Furthermore, the war was unpopular with the civilians. After all, this was the crown jewel in the French Empire with over 1 million French settlers, more than Morocco or Tunisia, and it was seen as vital to maintain what was known as “Algerie française”. [11] This concept of “Algerie française” was, fundamentally, a concept of unity and equality between the colonist and the colony and was popularized in the 1960’s by supporters who wanted to keep Algeria a French colony. However, this concept was far from stable, with the indigenous Muslims being denied political representation. [12] Thus, tension was built between the mainland government and the second generation French-Algerians, not helped by the deliberate targeting of civilians with bombs, a tactic initially utilized by the French and later by the FLN. [13] Furthermore, after widespread reports of the use of torture by the French Army on prisoners-of-war, the reaction in France was one of moral outrage, reducing support for the war even further, with renowned French philosopher and political activist Jean-Paul Satre speaking out against the violence. [14] Finally, the pied-noirs, or French-Algerian citizens, feared for a negotiated peace with the FLN and thus supported the French Army against the Pflimlin government in an act of open defiance. [15]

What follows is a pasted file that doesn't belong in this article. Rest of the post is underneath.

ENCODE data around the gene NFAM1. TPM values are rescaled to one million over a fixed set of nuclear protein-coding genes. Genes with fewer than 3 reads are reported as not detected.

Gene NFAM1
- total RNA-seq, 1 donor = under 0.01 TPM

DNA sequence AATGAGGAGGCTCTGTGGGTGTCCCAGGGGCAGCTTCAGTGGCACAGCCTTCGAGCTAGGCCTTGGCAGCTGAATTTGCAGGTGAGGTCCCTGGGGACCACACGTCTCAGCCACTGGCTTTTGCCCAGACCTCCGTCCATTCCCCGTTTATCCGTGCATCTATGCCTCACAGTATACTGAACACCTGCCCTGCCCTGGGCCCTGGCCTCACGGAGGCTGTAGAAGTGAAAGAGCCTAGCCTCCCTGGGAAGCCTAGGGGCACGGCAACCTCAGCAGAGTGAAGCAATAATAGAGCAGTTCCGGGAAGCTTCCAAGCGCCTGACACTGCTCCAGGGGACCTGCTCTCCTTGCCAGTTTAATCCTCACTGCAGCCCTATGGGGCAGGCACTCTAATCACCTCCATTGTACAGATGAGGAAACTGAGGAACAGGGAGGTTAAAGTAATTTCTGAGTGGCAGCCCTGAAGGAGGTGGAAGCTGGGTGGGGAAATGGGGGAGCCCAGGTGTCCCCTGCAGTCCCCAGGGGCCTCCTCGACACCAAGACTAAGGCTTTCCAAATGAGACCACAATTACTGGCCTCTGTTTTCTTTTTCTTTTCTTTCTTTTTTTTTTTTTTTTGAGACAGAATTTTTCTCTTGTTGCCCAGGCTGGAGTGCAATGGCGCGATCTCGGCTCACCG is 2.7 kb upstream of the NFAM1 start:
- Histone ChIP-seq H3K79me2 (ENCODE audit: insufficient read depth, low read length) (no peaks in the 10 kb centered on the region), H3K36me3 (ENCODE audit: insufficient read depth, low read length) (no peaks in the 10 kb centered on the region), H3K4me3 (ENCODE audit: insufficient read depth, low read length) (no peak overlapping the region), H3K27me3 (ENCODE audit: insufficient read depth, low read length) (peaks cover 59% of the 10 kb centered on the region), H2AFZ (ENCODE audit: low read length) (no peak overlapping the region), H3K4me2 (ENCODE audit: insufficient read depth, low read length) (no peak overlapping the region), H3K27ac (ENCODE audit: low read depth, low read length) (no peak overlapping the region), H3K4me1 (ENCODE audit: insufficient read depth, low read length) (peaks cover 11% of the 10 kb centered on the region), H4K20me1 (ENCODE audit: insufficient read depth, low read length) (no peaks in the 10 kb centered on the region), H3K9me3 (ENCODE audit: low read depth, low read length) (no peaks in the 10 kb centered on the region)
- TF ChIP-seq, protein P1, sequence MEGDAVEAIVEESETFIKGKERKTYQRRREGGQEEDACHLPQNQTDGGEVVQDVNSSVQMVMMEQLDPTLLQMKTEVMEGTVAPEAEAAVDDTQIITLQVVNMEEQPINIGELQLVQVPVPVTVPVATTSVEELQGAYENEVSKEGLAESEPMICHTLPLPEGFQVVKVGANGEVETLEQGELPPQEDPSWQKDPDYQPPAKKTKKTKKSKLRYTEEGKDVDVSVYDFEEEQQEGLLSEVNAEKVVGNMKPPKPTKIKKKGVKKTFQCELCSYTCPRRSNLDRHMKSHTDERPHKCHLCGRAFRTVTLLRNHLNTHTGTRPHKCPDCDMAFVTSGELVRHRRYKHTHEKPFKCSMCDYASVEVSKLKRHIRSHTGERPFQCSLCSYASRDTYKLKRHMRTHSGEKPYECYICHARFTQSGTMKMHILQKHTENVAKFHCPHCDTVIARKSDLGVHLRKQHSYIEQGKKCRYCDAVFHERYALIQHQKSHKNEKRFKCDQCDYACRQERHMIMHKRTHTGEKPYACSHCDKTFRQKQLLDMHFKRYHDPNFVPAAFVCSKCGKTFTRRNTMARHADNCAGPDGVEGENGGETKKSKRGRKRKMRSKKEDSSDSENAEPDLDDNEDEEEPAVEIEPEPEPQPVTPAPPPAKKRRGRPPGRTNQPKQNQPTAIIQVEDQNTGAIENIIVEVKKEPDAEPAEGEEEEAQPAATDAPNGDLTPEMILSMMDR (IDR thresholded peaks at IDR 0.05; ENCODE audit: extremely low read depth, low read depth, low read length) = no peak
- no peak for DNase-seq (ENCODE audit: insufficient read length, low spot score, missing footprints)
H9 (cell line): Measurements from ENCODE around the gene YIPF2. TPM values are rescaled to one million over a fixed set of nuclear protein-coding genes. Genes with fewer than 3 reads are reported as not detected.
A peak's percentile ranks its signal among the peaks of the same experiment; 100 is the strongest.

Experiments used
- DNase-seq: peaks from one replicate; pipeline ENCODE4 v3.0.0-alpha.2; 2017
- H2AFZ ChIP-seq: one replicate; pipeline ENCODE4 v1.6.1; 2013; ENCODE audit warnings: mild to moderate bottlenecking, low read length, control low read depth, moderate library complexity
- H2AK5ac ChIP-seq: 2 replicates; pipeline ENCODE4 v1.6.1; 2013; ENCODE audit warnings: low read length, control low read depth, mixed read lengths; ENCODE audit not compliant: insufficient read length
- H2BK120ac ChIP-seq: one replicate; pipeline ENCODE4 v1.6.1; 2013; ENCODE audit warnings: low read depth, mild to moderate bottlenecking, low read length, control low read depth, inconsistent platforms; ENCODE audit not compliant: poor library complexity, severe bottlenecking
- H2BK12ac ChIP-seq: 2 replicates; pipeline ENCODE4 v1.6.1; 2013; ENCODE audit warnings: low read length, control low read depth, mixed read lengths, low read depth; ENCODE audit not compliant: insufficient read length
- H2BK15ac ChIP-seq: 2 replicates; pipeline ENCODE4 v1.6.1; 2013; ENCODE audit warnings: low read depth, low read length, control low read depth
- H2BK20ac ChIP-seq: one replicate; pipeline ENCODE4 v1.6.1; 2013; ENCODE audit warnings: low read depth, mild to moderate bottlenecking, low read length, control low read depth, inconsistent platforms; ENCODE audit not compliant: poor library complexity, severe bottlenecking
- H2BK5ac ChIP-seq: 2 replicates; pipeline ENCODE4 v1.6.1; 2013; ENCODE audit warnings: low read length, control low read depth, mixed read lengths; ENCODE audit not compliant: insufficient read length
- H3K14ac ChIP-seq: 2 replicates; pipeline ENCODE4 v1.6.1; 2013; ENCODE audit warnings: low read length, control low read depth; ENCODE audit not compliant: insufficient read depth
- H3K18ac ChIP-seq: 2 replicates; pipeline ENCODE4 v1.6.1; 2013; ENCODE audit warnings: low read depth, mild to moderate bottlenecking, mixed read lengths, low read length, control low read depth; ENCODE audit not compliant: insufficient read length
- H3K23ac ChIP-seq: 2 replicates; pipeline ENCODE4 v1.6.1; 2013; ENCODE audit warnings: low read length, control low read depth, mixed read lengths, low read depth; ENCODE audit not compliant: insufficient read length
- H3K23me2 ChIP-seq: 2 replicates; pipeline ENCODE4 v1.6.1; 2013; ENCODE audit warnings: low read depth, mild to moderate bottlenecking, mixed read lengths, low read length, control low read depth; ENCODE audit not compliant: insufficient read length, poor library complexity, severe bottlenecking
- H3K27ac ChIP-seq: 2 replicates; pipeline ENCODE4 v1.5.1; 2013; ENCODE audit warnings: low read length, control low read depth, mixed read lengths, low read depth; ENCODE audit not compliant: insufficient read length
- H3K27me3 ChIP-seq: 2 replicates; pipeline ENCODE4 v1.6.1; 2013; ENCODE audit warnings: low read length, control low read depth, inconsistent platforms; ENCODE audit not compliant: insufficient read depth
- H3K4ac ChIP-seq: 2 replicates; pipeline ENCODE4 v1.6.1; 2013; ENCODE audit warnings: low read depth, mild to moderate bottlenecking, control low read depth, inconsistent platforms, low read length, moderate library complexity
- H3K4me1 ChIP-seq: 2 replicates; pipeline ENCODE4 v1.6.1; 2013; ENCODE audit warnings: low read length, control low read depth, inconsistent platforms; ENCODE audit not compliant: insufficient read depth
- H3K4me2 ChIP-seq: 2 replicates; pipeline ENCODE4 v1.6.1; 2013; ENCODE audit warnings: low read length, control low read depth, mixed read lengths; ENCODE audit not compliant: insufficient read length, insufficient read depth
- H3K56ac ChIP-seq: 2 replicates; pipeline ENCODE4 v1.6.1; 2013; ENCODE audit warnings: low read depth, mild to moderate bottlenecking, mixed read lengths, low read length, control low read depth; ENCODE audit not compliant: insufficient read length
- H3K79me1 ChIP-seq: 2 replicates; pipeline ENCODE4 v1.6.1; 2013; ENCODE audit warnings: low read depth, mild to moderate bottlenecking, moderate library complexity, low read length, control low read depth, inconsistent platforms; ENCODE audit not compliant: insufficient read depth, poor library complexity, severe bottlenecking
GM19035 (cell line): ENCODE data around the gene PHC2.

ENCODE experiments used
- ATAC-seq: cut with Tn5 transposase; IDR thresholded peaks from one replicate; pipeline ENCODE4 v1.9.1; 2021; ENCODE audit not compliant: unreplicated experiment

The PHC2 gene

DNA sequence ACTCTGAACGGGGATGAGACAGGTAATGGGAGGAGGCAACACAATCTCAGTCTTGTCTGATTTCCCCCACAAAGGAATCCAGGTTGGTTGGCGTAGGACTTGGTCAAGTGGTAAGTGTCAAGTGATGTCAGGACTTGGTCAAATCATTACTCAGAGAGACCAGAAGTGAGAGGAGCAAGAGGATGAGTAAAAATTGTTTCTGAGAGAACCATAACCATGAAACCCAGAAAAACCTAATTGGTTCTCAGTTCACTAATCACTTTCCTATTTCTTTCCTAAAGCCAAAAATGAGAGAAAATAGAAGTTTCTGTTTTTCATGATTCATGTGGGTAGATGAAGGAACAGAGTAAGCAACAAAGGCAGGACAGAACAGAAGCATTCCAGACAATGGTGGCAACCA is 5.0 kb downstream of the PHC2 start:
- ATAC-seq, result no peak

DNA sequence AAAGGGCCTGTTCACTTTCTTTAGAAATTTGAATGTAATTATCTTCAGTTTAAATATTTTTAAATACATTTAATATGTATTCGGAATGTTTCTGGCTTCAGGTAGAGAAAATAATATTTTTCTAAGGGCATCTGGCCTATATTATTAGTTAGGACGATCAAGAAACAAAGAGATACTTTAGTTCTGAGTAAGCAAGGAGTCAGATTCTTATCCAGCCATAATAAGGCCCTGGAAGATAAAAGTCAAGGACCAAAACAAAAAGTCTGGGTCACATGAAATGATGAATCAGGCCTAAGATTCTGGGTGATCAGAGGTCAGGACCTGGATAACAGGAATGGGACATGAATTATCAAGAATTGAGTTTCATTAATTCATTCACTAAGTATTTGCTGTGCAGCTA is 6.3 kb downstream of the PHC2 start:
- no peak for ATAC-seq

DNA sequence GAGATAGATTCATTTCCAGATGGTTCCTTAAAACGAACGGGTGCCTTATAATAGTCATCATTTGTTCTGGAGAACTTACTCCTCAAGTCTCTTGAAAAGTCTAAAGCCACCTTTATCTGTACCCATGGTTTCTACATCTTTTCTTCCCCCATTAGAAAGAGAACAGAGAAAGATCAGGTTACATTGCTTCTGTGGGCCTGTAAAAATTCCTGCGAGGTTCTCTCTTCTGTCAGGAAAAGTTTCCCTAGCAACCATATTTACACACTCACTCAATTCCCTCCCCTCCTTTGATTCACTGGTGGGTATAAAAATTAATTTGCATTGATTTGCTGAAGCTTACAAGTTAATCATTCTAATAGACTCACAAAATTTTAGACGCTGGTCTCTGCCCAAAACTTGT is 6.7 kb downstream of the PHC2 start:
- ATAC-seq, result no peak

In addition, the use of conscription in the war did not help its popularity, similar to the French Indo-China war before that. [16] Therefore, with a lack of support back in the mainland, it reflected poorly in the government’s decision-making capabilities and would cause it to decline in popularity and support. There was also much unhappiness from the pied-noirs, who felt that they were being marginalized as second-class citizens having been forced to repatriate to mainland France and were similar in status as the native Algerians. [17] Therefore, over 1 million French Algerian joined the Organisation de l’armée secrete or OAS, fighting for Algeria to remain under French Rule. [18] They formed a formidable fighting force, capable of engaging the French Army in hit-and-run attacks, similar to what the French faced in Indochina earlier.

Overall, with the French Indo-china war that just took place earlier, it signaled the collapse of the French Empire that the Fourth Republic had struggled to hold together since the end of the war against the tide of decolonization sweeping across the globe.

French Indo-China (Vietnam) War

The French Indo-China War could be perceived as the start of French decolonization around the world. The war began in 1946 and ended in 1954 with France officially pulling its troops out of the country following the Geneva Convention when the French Prime Minister at the time, Pierre Mendès France, agreed to negotiate an armistice with the Viet Minh resistance fighters.

The loss of the French forces to the Viet Minh could be blamed on the unstable governmental structure. Due to the high turnover rate of governments, there was no consistent policy for the Indo-China War. For example, the Radical Party was strongly opposed to any form of French colonialism and when Prime Minister and Radical Party member Mendès France agreed to a ceasefire and withdrawal from Indo-China with the Viet Minh, this was met with opposition from the Nationalists and the Catholics in the French Parliament in particular, the latter who was opposed to the communists.